Used vehicle buyers would know that most sellers may not have the full-service history records. It does not make them culprits, and it is not a red flag either. The BMW owner may have maintained the car well without keeping the records, or they may have lost the service receipts during a move. That said, the records still exist, and you can have them by contacting the official dealership or franchise.
However, you cannot oppose the fact that a car without service history is a high risk. It may save you money in the purchase, but you should be ready for unforeseen mechanical failures and sudden massive repair bills. Often, one issue in the vehicle creates another, so for this reason, we advise you to always buy from a good seller.
A good seller is the one who maintains all the records and never overrun the service intervals. Find out if the owner is a noble or poor seller by taking our free BMW service history check (free MOT test results).
Sorry, there is no such thing as a full service history check in the UK. This record is either maintained by the owner or by its leading dealership. However, you can get MOT data with us. Just give us your vehicle’s reg number, and we will tell you how the car performed in the MOT test. The results show both advisory and failure notes that provide helpful insight into repairs carried out on the vehicle. You would also find out about the vehicle’s insurance and road tax status along with the MOT expiry date.
While there is no fixed formula to how much you can save on a BMW with partial service history, some experts believe you pay around 23% less on the car without a full-service account. However, it could be different for different vehicles depending on the present car supply and demand, the make of the vehicle, and if it’s still in warranty.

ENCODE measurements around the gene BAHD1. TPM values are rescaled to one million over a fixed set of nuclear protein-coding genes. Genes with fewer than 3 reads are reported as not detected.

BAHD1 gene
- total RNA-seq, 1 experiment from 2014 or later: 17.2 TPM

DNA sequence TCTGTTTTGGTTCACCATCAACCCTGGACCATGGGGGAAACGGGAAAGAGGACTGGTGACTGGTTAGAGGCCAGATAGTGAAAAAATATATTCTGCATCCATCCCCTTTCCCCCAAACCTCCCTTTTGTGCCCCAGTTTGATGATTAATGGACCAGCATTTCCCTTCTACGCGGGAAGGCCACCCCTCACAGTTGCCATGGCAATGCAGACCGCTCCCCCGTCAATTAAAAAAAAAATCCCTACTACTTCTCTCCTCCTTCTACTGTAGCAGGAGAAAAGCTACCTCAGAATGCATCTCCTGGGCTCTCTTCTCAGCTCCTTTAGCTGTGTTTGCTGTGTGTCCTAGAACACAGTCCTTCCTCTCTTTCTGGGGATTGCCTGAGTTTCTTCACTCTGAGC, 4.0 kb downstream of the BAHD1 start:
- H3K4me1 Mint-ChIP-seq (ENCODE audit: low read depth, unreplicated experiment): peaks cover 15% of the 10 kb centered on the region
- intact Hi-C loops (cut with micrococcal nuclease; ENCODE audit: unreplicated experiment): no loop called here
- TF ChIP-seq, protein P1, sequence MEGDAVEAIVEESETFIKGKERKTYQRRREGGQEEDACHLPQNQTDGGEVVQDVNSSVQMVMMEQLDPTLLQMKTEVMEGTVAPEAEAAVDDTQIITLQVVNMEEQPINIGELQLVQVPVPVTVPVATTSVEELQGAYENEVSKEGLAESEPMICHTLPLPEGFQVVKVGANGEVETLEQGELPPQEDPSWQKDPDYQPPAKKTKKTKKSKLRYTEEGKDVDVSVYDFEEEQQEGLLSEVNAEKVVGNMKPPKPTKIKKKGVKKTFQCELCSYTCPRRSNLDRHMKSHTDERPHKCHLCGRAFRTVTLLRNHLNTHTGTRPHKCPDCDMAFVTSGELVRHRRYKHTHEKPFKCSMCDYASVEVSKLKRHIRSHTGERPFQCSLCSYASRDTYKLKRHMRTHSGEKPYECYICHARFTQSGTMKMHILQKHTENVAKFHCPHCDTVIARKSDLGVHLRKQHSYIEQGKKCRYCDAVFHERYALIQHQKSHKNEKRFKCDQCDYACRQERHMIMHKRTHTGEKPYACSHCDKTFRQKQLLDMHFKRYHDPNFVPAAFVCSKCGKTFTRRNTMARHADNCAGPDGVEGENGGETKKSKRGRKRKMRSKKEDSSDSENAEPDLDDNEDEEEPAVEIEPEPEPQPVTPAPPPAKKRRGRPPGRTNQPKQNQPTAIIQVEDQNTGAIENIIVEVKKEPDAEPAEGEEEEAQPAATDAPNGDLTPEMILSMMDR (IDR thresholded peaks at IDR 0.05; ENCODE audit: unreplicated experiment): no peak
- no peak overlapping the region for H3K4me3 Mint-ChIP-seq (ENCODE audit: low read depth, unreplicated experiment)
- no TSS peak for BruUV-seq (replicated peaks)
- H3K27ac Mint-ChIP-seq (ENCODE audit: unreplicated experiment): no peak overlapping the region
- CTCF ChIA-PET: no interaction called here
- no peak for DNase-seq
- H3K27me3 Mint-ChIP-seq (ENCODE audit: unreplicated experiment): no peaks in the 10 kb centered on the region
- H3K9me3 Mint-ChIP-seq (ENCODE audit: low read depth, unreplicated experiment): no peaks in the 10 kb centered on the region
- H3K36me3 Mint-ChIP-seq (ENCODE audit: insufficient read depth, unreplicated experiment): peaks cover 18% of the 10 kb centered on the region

On the other hand, the buyers of performance vehicles like the BMW M cars might not pay the amount the seller asks for if the car does not have a full service record. An expert from Cap HPI says, “In a normal period, the cost of no service history is about £500 on a £10,000 car.” Whatever is the case, you should be ready to haggle with the seller if it does not have a full-service record. It may save you thousands of pounds.
To get information regarding the BMW service history check at Car Analytics, we suggest you take our free car check. Provide us with your vehicle’s registration number, and we will send you full MOT history with advisory and failure comments (offering details on the car components, which stopped working or had slight issues during the test). It will give you a quality idea of how well maintained the car is. A BMW with lots of failures and advisory notices may not be a good bargain.
We recommend you ask the seller for service history as well as run our MOT check to cross-check the discrepancies. For example, if the car has a major repair done in the past and went for an MOT soon after, the repaired part must not fail during the test. Run as many checks as you can to avoid buying a complete dud.